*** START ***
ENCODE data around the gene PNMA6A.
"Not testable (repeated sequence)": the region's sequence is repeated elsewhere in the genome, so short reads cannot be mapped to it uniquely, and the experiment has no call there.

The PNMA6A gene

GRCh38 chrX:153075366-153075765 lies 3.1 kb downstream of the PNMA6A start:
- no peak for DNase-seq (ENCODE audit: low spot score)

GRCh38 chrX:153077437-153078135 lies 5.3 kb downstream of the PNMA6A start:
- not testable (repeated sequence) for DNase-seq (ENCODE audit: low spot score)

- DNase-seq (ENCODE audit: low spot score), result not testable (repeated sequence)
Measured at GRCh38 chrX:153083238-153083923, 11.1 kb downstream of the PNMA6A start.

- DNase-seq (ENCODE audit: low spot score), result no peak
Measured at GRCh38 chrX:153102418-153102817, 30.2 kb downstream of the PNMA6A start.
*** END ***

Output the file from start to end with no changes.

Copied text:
ENCODE data around the gene PNMA6A.
"Not testable (repeated sequence)": the region's sequence is repeated elsewhere in the genome, so short reads cannot be mapped to it uniquely, and the experiment has no call there.

The PNMA6A gene

GRCh38 chrX:153075366-153075765 lies 3.1 kb downstream of the PNMA6A start:
- no peak for DNase-seq (ENCODE audit: low spot score)

GRCh38 chrX:153077437-153078135 lies 5.3 kb downstream of the PNMA6A start:
- not testable (repeated sequence) for DNase-seq (ENCODE audit: low spot score)

- DNase-seq (ENCODE audit: low spot score), result not testable (repeated sequence)
Measured at GRCh38 chrX:153083238-153083923, 11.1 kb downstream of the PNMA6A start.

- DNase-seq (ENCODE audit: low spot score), result no peak
Measured at GRCh38 chrX:153102418-153102817, 30.2 kb downstream of the PNMA6A start.